By Steve Blankinship
Associate Editor, Power Engineering
Texas, known for energy and bragging, just got bragging rights for another sector of the energy industry. In the mid-1990s, under the mandate of then Gov. George W. Bush and the man he appointed to head the state’s public utilities commission, Pat Woods III (later chairman of the Federal Energy Regulatory Commission), Texas began developing a major wind energy portfolio. The Bush/Woods initiative began more than a decade after California took the lead in wind (in 1981) a position it held until the middle of this year. That’s when the Lone Star State eclipsed the Golden State in installed wind generating capacity with 2,370 MW compared with California’s current 2,323 MW according to a July report by the American Wind Energy Association (AWEA).
So far this year, Texas has added 375 MW of new wind capacity, which according to AWEA, is almost half the total amount placed into service in the United States so far in 2006. Since its wind initiative began, Texas has been steadily gaining on California and within the past several years, it has appeared inevitable that Texas would grab the top spot. The state’s favorable business and permitting climate, combined with vast windy regions in the western part of the state, have attracted investments from as far away as Ireland. Mike Sloan, president of Austin, Texas-based Virtus Energy Research Associates, estimates about $2 billion of the total $4.5 billion projected to be invested in U.S. wind development this year will be in Texas.
And West Texas is not the only place where Texas plans to generate wind power. The state has recently signed two agreements with developers to build wind farms off the Texas Gulf Coast. Galveston-Offshore Wind is planning to build a 150 MW wind power plant about seven miles off the coast of Galveston Island. The company, a division of Wind Energy Systems Technology, has signed a lease agreement for an 11,355-acre area in the Gulf of Mexico. Texas has also granted Superior Renewable Energy the rights to 39,900 acres off the coast of Padre Island and south of Baffin Bay. The Houston-based company plans to develop 500 MW of wind capacity off the Texas coast.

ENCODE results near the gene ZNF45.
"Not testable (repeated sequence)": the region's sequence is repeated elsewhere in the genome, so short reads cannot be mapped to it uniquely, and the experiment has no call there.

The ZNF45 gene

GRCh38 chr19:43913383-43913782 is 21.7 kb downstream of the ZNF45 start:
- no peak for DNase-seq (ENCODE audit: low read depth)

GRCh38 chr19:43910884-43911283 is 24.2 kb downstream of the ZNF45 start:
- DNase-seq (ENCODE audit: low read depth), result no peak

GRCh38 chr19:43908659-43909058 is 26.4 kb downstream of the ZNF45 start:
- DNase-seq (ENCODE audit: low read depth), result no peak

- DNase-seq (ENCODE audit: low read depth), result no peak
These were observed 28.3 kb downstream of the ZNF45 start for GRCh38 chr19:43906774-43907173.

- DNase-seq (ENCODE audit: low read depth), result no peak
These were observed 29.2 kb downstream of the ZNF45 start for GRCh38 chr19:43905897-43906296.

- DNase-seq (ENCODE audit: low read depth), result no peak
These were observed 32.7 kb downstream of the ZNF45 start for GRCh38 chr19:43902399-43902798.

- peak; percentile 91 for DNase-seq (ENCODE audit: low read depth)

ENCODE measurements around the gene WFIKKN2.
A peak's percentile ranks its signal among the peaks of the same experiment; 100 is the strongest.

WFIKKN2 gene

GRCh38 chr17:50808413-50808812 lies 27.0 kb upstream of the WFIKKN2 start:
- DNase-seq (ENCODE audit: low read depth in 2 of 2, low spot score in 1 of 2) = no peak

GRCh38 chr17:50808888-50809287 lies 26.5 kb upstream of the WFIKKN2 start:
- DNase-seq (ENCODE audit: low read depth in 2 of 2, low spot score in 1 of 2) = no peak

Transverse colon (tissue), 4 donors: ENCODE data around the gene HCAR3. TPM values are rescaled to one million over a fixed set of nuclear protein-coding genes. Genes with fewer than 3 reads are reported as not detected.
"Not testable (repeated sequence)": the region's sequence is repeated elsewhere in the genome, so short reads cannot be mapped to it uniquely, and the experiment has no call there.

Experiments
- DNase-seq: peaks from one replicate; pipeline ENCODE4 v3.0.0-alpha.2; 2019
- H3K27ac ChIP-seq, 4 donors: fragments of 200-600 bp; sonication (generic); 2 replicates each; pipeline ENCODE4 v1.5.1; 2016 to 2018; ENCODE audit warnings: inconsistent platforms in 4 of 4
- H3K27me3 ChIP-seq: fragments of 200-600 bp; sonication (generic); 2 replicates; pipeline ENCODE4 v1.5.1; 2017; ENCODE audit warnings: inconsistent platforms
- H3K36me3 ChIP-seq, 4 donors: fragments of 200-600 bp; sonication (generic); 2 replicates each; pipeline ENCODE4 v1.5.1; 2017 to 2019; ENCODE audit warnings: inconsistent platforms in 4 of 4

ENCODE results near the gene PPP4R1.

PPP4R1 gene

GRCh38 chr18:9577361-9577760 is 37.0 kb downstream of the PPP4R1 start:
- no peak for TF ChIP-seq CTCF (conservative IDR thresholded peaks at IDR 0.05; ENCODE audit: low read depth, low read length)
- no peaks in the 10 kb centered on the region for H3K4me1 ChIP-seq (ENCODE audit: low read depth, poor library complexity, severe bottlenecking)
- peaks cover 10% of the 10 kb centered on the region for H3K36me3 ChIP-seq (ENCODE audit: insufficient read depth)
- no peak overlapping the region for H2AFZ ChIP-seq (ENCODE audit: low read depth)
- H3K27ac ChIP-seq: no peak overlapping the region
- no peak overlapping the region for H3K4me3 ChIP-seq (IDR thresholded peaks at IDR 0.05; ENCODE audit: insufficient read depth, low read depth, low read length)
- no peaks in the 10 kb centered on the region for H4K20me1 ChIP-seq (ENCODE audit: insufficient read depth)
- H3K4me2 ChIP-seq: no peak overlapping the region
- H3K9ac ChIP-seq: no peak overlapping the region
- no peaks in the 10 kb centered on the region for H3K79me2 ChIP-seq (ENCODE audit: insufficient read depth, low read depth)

Recognizing that careful coordination of transmission infrastructure is critical to developing wind, Texas is also coordinating its transmission planning process to maximize potential wind resources to the greatest extent possible. The state’s intra-state power grid, the Electric Reliability Council of Texas (ERCOT), and the Public Utilities Commission of Texas are identifying land ideally suited for renewable generation sources and designating them as competitive renewable energy zones (CREZs). The CREZ concept was created by the Texas Legislature in conjunction with the state’s mandate to increase its renewable portfolio to 5,880 MW by the end of 2014 and 10,000 MW by 2025. ERCOT now has a working list of 10 CREZs.
In addition, the Wind Coalition, a regional partner with AWEA, is working with the Texas PUC to maximize ERCOT’s efforts. ERCOT is now collecting wind data it will use to make transmission cost calculations for each CREZ. Data collected thus far indicates the 10 zones could accommodate 18,000 MW of wind with capacity factors greater than 40 percent and could accommodate 50,000 MW of wind with capacity factors more than 35 percent.
And as if all this planning isn’t enough, Texas wants to become a manufacturing hub for the wind industry as well. Texas State Land Commissioner Jerry Patterson says the state wants to make and assemble wind turbines. He notes the state has both the locations and skilled work force needed to do it.